Women have been gathering together to create things for centuries. Clothes, quilts, candles, butter, cross stitch, christmas cookies – you name it and women have gotten together to make it. I’ve seen the evidence of this my entire life, but I never understood the significance until recently.
Let’s take one step back first.
There is an undeniable power in the process of creating. Even if your creative exploration is limited to three minutes with your kid’s play dough, you would probably agree. It probably relieved some stress. Maybe you laughed when you tried to make an elephant and it turned out looking like something from a Dr. Seuss book… or something that should definitely not be allowed in a Dr. Seuss book. I am a nerd for the creative process. I’ve spent years observing and journaling its impact on the soul. But one thing stands out to me lately: every time I get in a room with other women and watch raw materials become something stunning and whole, I am undone.
Letting ourselves explore creativity in solitude is essential, but we’re missing out if we never create in the context of community.
Everybody’s all hyped up about community and togetherness these days, and I LOVE it. So, from the journal of fellow gathering nerd, here are 3 reasons I believe creative workshops will change your life.
1. You need to be reminded you are brilliantly creative.
I don’t care what your high school art teacher told you. Never mind that well-meaning, but dead wrong adult who told you creating just “isn’t your thing.” And the Instagram comparison monster? Girl, you know exactly where to send that sucker.
You are creative. Brilliantly creative. I’m not saying you should quit your day job and open an art studio (I mean, who knows, maybe that is your journey!) I’m not saying the creative process won’t feel awkward or frustrating at times. It takes lots and lots of tries before you can make the picture in your head become real.
I just need you to hear me out – the outcome of your creative process does NOT dictate whether or not you are creative. You were made to create. It’s in your bones. Nothing you do or don’t do can change that.
2. Creating next to someone else inspires your own creativity.
You’ve probably heard Theodore Roosevelt’s quote, “comparison is the thief of joy.” What if we looked at the person’s work beside us not to judge where we stand in comparison, but to observe and be inspired by what we find? When we use other’s creativity as inspiration (not competition) we can build upon it and make it our own. This is why we’re drawn to collaboration.
3. Creative workshops are way more fun than therapy.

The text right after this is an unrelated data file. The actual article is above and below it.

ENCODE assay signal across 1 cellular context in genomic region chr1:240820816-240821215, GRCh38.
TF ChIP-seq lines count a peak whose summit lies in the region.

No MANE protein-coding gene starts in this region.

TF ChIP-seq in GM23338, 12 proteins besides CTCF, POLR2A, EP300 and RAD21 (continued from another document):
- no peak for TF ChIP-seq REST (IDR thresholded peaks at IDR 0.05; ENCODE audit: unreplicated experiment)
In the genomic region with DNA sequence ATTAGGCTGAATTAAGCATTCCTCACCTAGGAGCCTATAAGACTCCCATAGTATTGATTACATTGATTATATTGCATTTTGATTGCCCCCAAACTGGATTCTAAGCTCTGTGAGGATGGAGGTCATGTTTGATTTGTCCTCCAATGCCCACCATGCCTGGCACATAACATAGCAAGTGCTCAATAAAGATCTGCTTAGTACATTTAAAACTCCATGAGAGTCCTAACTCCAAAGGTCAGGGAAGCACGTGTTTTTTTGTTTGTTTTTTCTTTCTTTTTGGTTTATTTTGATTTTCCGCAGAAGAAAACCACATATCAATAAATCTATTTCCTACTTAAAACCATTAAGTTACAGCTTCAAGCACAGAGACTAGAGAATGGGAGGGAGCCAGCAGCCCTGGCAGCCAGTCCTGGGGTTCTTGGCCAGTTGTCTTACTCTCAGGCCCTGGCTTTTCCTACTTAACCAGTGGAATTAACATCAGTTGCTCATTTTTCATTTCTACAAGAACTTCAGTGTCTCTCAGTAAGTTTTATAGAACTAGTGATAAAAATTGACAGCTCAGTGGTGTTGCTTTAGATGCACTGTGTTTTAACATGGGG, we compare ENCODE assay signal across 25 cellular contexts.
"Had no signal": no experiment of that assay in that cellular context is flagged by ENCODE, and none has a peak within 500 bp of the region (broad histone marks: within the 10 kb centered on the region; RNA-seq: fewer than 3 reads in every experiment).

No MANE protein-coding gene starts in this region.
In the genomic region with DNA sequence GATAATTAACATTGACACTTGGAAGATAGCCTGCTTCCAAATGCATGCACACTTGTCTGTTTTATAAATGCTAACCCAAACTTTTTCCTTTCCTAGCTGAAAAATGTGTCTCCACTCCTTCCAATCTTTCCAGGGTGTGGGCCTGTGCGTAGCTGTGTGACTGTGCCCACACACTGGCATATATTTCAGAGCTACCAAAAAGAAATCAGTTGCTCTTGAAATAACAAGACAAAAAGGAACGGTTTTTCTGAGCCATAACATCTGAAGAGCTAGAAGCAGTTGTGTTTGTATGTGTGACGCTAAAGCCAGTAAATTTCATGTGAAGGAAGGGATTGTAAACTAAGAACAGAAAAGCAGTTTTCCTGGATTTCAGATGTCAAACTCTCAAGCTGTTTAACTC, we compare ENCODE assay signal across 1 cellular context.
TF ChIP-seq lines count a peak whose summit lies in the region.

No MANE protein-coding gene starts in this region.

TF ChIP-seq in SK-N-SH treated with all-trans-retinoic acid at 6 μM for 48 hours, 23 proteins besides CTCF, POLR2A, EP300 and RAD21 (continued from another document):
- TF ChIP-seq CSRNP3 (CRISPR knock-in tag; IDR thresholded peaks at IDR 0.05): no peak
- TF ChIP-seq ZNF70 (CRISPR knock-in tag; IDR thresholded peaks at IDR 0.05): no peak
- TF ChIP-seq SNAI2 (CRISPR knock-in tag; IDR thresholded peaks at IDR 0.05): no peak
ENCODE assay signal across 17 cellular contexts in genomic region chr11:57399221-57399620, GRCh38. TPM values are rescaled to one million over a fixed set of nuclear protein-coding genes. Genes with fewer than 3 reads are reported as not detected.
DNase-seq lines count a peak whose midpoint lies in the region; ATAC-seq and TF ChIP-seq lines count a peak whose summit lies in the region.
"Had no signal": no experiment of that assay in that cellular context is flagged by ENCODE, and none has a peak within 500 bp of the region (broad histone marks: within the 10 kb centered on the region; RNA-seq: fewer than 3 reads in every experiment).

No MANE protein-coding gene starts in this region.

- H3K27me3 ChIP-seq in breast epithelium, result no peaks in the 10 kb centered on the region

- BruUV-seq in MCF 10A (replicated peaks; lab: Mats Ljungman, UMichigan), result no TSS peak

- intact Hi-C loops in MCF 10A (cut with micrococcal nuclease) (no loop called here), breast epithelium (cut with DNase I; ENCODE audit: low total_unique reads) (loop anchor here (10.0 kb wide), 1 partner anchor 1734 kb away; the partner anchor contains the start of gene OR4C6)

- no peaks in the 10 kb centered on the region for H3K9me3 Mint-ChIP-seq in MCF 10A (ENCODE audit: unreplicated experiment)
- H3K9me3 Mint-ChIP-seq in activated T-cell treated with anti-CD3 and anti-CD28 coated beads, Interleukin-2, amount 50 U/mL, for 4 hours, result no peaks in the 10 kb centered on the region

Don’t get me wrong. I’m a huge proponent for therapy. My friends know this and they’re tired of hearing about it. But sometimes you just need to get away from your own personal brand of chaos and get your hands dirty. As women, we do so many things for other people. We prepare and plan and work until we collapse into our beds at night. And sometimes, we just need to treat ourselves. To let someone else feed us, give us something good to drink, and tell us to go play.
Have I convinced you yet?? If you take nothing else away from this post, please here this: you are wonderfully creative. I know this without looking at your sweet face because I believe it to be true of all humanity. It is worth it to your soul to take time away from the chaos and let yourself play.
There are many, many ways to do this, but if you’re interested in my next workshop you can find the link here. I’d love to hug your wonderful self.
Here’s a group shot of our fall wreath workshop. Aren’t they all stunning??? (And the wreaths too)
I’ve been mulling this post over and over in my mind for weeks now. Can I be honest with you right off the bat? I’m terrified to let my work self and my mom self collide. I’m terrified to offend you or discourage you, that you might think differently of my work, or judge me as a soon-to-be mother. The role of mom vs/and the role of career is one of the most tender topics women face.
Somewhere along the way as our culture broke free from social pressures to entertain and get family dinner on the table by 5pm, we lost the habit of gathering. We let food become fast and convenient, cooking a necessary evil to outsource. It’s funny how that happens with change. We often swing wide in the opposite direction for a while, working so intensely to steer clear of past baggage and mistakes that we lose the goodness that thing had in the first place. The goodness, in this case, being the joy and downright holiness of the kitchen.